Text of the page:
The second phase of the investigation, which began in January 2020, is currently building a decades-old picture of how the tower’s unsafe condition came about in the first place. In doing so, she exposed inefficiencies and wrongdoing within the construction industry, the housing sector, the fire service, and government in this country, both locally and nationally.

We first learned of the appalling lack of knowledge and awareness of safety among the architects, contractors and contractors involved in the 2015-16 tower renovation. This team decided to convert the building’s cladding from zinc to aluminum-plastic-filled composite (ACM) to save costs. Austerity measures meant that the council inspector responsible for approving the redevelopment was working on 130 projects at the same time.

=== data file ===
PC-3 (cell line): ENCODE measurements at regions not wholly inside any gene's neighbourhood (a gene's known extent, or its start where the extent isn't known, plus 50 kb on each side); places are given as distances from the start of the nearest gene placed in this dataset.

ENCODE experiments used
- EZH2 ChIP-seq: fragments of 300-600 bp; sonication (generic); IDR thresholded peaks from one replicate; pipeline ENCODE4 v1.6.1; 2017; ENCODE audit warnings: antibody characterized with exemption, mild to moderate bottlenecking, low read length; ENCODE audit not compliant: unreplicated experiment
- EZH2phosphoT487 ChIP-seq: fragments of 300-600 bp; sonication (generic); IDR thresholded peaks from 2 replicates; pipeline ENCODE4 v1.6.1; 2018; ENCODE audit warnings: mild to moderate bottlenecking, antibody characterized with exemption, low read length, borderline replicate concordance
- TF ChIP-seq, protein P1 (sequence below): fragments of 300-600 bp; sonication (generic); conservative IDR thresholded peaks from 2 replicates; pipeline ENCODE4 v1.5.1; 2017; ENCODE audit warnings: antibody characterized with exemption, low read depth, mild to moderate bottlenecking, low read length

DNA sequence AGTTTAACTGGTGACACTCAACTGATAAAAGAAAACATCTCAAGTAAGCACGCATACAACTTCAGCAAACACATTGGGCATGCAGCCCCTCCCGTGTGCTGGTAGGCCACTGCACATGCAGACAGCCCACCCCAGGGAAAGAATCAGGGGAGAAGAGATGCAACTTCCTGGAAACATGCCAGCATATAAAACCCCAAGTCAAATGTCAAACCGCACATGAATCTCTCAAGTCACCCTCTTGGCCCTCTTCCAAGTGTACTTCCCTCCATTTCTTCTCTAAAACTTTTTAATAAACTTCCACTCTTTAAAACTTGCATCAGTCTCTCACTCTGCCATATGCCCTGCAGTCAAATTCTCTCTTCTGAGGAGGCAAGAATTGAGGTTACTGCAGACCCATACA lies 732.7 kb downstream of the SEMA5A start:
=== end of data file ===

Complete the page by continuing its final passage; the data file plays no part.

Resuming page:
The inquiry then focused on the product manufacturers responsible for manufacturing the cladding and insulation for the tower. We knew that Arconic had conducted tests in 2004 that showed it performed disastrously in a fire, but we have not shared these results with the product’s certification bodies. When asked, the company’s CEO admitted that the omission was a “misleading half-truth”. However, the company’s lawyers later retracted this confession, citing a language barrier between the investigating lawyer and the company’s French CEO.

Meanwhile, a former employee of insulation manufacturer Celotex claimed that the company “falsified” a fire test to achieve better firefighting performance. The request was also shown texts exchanged by employees of insulation giant Kingspan, who mocked the “lies” in their company’s marketing materials. Both companies condemned the actions of individual employees, but claimed that they did not intentionally tamper with the tests.